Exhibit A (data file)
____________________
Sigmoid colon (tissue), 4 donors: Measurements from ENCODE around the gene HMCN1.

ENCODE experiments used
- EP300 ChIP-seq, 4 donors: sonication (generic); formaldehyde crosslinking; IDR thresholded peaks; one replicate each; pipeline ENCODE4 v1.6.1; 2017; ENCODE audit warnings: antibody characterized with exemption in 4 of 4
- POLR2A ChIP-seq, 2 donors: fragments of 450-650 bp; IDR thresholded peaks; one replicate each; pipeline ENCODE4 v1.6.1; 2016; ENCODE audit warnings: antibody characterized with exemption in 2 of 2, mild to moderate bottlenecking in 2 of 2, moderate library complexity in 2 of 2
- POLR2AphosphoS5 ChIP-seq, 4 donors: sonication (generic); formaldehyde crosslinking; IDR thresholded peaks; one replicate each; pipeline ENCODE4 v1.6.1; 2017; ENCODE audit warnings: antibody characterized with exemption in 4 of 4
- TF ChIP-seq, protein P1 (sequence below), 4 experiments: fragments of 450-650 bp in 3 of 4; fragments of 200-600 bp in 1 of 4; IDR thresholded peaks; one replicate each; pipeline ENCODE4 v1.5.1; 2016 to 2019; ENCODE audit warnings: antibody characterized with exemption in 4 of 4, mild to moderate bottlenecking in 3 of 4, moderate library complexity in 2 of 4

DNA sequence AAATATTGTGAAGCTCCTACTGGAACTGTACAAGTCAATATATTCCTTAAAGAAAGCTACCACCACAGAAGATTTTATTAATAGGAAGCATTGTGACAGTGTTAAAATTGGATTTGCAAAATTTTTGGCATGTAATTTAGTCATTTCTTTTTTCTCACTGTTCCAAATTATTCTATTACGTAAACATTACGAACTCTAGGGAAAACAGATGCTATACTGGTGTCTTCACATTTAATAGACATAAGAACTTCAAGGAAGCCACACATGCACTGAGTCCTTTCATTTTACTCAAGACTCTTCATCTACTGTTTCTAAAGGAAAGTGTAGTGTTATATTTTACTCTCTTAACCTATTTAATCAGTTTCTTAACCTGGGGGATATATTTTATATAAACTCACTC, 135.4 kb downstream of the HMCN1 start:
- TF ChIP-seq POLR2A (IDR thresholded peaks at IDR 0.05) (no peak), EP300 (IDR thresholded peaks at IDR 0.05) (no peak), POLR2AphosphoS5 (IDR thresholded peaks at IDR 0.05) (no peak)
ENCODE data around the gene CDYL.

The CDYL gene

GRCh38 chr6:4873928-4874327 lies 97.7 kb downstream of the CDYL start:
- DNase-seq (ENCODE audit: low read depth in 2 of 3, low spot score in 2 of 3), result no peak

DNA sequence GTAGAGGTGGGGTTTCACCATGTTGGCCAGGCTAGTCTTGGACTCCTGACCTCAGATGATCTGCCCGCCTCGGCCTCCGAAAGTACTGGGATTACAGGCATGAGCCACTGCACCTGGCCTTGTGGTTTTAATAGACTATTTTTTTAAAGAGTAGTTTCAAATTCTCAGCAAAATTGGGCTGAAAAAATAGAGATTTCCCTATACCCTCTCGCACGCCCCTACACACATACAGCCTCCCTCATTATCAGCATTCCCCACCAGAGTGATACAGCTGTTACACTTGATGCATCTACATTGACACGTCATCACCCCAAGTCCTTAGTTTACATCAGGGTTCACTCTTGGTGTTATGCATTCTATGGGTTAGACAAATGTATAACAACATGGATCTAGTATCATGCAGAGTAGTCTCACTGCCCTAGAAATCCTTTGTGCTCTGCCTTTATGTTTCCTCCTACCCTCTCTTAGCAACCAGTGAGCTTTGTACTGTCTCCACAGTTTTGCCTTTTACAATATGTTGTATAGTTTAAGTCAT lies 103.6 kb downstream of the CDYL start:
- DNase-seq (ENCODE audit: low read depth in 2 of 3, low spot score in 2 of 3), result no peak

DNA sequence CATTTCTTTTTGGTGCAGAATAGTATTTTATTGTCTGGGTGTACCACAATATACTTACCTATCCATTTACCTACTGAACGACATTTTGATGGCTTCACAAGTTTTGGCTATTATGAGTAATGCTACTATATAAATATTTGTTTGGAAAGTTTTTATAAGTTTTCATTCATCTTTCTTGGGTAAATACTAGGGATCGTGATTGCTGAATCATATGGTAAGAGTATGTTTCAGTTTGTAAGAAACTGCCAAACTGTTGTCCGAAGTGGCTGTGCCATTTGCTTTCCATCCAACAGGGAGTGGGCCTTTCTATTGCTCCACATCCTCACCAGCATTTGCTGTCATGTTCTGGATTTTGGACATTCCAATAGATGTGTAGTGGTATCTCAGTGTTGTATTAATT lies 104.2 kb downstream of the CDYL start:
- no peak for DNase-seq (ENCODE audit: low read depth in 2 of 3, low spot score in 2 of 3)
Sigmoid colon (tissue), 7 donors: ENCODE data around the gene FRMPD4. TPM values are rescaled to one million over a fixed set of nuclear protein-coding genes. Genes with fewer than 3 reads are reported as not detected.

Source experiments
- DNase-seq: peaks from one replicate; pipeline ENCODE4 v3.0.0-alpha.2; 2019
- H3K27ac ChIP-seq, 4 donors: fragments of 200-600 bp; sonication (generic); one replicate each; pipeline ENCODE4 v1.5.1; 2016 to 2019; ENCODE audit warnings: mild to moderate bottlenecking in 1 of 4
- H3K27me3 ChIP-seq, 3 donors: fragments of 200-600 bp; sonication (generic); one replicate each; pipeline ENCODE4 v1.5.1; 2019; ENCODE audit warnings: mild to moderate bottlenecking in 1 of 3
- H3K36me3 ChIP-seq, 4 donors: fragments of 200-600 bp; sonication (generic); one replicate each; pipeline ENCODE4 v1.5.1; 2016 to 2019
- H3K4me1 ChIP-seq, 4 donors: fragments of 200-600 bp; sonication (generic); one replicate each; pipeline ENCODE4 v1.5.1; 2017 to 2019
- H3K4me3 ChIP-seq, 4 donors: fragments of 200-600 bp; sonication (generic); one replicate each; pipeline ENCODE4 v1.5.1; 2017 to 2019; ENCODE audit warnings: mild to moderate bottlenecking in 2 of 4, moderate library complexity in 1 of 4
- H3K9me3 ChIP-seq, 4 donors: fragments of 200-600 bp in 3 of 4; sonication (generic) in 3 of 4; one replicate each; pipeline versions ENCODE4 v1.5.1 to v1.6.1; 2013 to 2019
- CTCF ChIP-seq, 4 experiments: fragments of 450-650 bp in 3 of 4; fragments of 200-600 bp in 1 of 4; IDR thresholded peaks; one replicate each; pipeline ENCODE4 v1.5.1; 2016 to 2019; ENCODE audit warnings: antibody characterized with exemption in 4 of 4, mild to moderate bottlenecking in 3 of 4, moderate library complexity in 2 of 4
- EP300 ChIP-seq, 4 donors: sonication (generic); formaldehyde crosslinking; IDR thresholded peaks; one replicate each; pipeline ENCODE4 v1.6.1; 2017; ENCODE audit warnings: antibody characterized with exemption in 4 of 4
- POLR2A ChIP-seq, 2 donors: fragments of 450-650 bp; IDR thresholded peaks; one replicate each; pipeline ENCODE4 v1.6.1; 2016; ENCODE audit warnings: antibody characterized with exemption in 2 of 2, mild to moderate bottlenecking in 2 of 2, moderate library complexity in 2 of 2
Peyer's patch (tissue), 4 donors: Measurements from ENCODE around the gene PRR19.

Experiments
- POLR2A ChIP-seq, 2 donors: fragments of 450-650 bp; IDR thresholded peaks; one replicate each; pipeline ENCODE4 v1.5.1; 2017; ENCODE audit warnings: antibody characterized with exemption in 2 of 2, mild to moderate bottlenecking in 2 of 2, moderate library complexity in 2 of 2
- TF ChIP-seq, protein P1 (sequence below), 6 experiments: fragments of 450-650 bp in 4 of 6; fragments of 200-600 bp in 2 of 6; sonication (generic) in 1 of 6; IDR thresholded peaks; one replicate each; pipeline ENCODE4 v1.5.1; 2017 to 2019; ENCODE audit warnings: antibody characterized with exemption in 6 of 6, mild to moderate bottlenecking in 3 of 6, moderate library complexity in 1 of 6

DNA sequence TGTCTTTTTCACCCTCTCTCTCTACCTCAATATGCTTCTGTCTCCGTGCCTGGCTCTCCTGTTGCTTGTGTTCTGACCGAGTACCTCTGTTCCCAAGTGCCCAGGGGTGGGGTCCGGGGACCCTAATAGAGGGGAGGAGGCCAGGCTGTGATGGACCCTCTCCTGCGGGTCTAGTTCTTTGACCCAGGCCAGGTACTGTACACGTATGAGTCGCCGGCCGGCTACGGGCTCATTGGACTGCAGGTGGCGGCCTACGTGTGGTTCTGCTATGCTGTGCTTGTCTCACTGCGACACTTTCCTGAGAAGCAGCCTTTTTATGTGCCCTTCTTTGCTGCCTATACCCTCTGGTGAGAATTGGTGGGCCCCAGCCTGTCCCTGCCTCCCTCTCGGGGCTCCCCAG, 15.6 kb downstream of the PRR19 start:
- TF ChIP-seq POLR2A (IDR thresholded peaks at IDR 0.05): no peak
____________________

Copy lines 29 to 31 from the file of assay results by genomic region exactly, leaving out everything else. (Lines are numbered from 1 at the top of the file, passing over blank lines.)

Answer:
Peyer's patch (tissue), 4 donors: Measurements from ENCODE around the gene PRR19.

Experiments
- POLR2A ChIP-seq, 2 donors: fragments of 450-650 bp; IDR thresholded peaks; one replicate each; pipeline ENCODE4 v1.5.1; 2017; ENCODE audit warnings: antibody characterized with exemption in 2 of 2, mild to moderate bottlenecking in 2 of 2, moderate library complexity in 2 of 2